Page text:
He acted as an expert witness in the cases of several gamblers who had been charged with fraud and theft to feed their gambling habit. His evidence helped these individuals to receive reduced sentences and, whilst in prison, special treatment for their problem.

From the 1960s until 2016, he wrote copious articles for the national press about the plight of pathological gamblers and the need for adequate legislation. Despite being naturally rather shy, he also appeared on national television and radio, in an attempt to bring the matter to the attention of the wider public.

He contributed many chapters on the diagnosis and treatment of pathological gamblers to academic books on psychiatry, including in Principles and practice of forensic psychiatry Churchill Livingstone, 1990 and the New Oxford textbook of psychiatry Oxford, Oxford University Press, 2000 (second edition, 2009).

His greatest satisfaction came from two papers both published in 1970 that brought the topic of pathological gambling to much wider attention. These were ‘Varieties of pathological gambling’ Br J Psychiatry 1970 Jun;116(535):593-7 and ‘Gambling as a form of dependence’ Br J Addict Alcohol Other Drugs 1970 Jan;64(3):419-28. Subsequent to the publication of these two papers, the DSM (Diagnostic and Statistical Manual of Mental Disorders) and the World Health Organization included the term ‘pathological gambling’ in their classifications of psychiatric disorders.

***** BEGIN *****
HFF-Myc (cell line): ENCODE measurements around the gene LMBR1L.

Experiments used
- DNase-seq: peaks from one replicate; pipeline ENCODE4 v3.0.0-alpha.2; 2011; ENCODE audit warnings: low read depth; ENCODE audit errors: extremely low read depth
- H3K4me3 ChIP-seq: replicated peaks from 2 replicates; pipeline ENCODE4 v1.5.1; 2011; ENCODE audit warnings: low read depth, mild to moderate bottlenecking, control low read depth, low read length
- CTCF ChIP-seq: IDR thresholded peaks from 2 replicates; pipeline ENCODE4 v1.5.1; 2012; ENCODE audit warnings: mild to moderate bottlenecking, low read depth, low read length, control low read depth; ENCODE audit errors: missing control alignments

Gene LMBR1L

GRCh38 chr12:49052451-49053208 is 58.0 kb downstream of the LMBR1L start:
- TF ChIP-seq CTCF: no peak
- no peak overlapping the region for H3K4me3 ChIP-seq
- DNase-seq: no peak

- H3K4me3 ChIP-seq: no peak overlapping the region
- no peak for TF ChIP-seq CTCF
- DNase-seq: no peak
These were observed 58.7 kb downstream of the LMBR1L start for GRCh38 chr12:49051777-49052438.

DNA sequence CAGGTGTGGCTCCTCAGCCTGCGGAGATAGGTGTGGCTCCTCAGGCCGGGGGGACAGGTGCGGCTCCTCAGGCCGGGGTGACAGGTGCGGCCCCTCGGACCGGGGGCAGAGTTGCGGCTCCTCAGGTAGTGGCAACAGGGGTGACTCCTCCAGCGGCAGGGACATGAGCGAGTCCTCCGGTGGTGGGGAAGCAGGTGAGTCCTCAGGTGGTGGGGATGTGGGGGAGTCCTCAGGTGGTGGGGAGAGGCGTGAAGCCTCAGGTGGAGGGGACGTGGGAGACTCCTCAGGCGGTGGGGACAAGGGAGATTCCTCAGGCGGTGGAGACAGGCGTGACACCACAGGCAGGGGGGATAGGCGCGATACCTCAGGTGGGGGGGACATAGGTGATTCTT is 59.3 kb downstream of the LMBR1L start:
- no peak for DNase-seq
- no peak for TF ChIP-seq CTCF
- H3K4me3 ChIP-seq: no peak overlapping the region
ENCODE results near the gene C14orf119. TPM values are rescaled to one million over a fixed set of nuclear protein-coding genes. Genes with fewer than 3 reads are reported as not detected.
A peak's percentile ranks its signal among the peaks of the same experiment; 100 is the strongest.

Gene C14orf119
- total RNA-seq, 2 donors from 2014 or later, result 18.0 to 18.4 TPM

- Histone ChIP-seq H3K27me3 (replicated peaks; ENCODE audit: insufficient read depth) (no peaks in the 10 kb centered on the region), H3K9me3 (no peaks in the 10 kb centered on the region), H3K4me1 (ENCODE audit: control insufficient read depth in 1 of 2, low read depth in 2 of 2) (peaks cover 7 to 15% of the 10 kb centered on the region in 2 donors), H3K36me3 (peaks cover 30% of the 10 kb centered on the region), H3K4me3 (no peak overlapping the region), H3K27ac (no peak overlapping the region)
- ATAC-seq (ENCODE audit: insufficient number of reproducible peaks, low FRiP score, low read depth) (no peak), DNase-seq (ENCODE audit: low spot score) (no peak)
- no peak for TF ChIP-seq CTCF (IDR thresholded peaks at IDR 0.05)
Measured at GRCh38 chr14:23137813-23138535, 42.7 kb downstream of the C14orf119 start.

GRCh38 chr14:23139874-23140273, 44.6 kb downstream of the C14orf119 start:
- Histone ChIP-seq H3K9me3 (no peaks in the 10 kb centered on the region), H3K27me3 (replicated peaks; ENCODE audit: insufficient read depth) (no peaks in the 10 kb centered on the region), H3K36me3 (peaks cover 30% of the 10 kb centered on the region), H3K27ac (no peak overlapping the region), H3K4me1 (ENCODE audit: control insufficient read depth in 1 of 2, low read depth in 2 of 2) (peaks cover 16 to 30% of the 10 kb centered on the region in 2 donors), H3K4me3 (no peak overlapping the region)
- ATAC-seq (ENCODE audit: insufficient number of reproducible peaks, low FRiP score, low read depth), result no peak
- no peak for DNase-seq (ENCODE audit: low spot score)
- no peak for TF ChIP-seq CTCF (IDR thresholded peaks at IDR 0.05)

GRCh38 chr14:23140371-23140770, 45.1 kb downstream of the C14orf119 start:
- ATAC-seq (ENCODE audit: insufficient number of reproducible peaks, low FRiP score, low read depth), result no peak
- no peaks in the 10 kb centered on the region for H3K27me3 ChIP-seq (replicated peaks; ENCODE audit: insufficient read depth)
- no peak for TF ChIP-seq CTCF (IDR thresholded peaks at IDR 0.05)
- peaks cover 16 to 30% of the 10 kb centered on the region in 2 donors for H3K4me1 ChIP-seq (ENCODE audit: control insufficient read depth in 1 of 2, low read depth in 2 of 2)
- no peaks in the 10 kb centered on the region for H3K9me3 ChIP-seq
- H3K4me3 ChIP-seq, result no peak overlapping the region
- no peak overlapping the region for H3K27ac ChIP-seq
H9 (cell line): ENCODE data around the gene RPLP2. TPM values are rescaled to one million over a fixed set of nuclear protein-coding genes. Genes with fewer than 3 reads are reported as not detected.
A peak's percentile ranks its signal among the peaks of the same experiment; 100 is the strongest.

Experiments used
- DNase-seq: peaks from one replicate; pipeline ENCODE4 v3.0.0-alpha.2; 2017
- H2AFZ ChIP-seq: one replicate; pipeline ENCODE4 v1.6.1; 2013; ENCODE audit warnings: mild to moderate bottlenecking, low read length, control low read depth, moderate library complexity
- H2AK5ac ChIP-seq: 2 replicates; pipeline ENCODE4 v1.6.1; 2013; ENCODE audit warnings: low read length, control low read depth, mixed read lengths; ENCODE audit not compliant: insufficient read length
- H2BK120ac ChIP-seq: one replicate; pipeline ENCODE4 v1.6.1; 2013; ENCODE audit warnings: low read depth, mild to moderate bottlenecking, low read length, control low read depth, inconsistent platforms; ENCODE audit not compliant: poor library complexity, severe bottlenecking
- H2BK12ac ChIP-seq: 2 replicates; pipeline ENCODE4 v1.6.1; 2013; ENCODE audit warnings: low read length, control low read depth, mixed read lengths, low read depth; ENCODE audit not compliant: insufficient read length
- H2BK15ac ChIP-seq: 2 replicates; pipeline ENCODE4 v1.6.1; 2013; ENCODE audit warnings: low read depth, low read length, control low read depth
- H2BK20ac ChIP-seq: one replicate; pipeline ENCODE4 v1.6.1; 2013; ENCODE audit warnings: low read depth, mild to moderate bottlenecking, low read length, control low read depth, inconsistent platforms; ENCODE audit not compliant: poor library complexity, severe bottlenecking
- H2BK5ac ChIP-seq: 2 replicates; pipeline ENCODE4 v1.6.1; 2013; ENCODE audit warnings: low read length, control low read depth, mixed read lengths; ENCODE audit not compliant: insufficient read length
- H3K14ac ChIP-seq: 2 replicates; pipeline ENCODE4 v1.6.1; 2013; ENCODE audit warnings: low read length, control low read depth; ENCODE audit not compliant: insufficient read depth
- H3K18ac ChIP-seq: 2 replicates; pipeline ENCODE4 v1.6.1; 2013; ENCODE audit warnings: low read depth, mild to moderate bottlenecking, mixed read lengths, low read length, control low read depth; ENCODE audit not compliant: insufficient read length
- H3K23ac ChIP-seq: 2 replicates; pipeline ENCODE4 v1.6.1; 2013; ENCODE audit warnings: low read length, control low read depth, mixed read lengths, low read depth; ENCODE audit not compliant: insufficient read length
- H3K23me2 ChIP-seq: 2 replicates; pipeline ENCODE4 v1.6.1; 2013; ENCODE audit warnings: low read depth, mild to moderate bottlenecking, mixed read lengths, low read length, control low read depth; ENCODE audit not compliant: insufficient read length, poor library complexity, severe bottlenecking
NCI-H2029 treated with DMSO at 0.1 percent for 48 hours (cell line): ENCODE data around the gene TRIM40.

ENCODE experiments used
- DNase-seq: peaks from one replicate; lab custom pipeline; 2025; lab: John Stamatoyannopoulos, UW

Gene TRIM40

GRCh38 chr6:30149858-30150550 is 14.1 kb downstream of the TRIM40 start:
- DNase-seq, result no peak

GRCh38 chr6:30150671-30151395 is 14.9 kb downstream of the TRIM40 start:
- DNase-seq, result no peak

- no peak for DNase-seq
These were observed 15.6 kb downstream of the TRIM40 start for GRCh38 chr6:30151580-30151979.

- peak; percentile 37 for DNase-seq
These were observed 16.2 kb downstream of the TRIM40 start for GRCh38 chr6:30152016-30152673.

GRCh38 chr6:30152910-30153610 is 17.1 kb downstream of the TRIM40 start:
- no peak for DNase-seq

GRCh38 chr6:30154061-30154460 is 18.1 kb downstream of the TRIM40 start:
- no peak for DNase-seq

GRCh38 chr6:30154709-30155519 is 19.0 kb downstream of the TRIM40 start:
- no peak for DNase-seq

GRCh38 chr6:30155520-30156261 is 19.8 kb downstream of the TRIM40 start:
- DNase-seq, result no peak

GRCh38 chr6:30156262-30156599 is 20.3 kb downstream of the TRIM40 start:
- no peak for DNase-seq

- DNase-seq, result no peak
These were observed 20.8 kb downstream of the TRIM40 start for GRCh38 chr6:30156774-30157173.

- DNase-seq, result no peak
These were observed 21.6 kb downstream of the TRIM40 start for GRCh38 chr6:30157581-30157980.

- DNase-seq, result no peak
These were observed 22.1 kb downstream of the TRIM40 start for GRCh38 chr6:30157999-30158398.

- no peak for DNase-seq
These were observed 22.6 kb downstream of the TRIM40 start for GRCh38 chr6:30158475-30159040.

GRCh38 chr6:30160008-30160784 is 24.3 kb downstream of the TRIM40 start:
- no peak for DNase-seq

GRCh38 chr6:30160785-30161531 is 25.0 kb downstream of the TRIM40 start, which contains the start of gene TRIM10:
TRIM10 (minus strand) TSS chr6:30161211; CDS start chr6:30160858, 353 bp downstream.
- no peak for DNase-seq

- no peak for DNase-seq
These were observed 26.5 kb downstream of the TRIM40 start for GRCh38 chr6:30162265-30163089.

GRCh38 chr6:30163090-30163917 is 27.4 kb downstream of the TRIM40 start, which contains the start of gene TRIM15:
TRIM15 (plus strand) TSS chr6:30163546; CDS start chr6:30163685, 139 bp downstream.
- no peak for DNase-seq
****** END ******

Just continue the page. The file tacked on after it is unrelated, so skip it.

In the 1970s, his health deteriorated. At one time, he was told that he had only weeks to live, but with the support of his family, he found the strength to continue his work. Despite suffering considerable discomfort and pain for the rest of his life, he did not allow his poor health to overwhelm him. His father, Israel Moran, had been a Baptist minister and his mother, Eugenia, was also involved in missionary work and this gave him a deep religious faith that sustained him throughout his life.

He had decided to become a doctor when, as a teenager, he read A J Cronin’s The citadel (1937), which described the appalling medical services that existed prior to the setting up of the NHS. All through his career, he was passionate about the NHS and, as a dedicated clinician, determined at all times to provide the most beneficial care for patients. During the 1980s, he became increasingly concerned about the state of the NHS and became chairman of the medical executive committee at Chase Farm Hospital, where he worked with close colleagues from all the medical disciplines to ensure the best use of scarce resources.

In later years, he and his wife Jane (née Owens) bought a flat near the sea in Kent. He loved to take his dog for long walks along the cliffs and developed an interest in photography, spending hours photographing the wildlife on the cliffs and marshes.

He was an extremely resilient and kind man who continued actively working for the rights of pathological gamblers until the year before he died. He adored his family and nothing delighted him more than seeing his two sons grow up and succeed in their chosen careers. Paul followed in his footsteps becoming a psychiatrist. David became a teacher.

Jane Moran

[BJPsych Bulletin, 42(4), 177-178 – accessed 15 November 2018]

(Volume XII, page web)